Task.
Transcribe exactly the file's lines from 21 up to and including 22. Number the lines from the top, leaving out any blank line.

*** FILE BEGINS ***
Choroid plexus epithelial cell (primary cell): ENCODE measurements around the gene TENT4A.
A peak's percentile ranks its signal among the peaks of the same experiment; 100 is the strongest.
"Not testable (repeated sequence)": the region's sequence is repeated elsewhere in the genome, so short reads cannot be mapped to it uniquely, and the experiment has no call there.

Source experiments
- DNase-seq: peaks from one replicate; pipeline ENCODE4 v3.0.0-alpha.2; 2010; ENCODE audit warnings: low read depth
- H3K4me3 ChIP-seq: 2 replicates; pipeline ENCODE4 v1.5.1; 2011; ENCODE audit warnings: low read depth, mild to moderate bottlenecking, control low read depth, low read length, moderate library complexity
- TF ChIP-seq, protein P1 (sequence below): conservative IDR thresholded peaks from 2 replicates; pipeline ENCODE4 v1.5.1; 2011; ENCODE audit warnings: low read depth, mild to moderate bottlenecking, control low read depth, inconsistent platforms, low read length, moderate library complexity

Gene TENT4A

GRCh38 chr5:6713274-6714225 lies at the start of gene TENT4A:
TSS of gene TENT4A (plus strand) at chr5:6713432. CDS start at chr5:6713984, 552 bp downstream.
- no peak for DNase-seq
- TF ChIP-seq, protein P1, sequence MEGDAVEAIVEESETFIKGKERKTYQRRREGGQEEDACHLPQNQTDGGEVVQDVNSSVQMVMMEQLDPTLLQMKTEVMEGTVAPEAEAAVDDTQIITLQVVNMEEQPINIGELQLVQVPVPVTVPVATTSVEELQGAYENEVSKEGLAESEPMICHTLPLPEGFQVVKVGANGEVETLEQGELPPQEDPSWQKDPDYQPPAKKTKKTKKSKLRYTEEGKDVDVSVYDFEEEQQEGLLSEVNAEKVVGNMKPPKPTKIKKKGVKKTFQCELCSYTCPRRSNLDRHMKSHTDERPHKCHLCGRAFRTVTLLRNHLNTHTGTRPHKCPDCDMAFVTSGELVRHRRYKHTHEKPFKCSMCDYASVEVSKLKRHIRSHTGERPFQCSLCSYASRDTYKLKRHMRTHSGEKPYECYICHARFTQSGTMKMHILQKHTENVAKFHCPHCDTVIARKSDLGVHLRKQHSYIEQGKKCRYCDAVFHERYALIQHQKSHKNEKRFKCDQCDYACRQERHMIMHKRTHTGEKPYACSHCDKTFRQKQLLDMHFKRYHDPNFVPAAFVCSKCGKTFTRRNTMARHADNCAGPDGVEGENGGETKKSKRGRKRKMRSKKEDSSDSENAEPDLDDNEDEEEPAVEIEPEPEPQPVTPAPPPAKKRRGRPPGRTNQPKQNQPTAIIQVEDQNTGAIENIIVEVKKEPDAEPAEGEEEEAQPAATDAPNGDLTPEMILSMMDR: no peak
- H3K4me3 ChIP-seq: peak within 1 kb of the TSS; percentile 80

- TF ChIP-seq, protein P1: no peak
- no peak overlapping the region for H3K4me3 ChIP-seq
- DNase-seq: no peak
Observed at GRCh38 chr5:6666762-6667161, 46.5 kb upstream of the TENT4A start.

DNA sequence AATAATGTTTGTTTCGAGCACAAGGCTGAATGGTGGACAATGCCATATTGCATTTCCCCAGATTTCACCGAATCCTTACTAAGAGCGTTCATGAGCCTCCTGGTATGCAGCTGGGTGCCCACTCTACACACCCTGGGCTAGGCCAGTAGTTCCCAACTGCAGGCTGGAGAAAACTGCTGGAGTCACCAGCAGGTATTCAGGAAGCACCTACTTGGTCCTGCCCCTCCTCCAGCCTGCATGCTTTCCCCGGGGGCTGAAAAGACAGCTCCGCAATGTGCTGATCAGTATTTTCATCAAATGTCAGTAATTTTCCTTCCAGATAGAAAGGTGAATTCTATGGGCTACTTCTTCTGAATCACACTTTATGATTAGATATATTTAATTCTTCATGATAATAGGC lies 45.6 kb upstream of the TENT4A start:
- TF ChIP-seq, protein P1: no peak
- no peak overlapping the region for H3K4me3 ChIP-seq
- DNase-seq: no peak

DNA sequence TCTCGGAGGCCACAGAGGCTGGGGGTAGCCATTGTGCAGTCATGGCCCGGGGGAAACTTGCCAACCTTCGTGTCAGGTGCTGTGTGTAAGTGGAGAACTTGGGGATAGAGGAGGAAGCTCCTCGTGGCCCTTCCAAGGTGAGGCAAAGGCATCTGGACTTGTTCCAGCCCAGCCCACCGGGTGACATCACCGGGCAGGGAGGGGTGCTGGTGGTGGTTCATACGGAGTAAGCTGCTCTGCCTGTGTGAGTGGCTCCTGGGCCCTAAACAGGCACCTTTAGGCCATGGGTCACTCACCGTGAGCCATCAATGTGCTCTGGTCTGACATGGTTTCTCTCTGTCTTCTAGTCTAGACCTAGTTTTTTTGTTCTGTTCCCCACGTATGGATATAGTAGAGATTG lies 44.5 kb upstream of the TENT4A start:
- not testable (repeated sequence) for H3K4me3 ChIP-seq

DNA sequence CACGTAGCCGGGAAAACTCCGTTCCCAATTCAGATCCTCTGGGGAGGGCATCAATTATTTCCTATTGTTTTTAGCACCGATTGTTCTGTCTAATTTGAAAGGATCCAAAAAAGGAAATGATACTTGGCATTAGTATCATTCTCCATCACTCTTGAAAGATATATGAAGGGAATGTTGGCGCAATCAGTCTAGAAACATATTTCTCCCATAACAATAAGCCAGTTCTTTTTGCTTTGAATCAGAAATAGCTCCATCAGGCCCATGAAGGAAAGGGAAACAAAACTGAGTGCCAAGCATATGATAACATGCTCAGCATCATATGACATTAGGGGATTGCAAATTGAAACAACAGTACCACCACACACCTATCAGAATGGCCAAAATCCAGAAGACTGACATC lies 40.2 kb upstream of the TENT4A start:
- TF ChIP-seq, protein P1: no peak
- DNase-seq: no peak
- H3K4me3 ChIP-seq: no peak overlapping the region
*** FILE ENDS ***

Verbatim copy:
- DNase-seq: no peak

DNA sequence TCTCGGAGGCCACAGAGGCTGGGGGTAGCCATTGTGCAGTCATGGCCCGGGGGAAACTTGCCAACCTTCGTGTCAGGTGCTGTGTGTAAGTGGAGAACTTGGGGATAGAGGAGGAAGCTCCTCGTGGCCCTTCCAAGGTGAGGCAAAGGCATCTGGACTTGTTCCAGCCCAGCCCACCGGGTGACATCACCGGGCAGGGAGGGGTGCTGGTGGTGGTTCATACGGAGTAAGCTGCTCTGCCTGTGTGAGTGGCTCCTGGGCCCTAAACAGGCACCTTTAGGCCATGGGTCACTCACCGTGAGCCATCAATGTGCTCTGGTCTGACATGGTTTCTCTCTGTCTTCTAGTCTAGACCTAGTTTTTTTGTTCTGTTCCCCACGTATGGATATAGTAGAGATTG lies 44.5 kb upstream of the TENT4A start: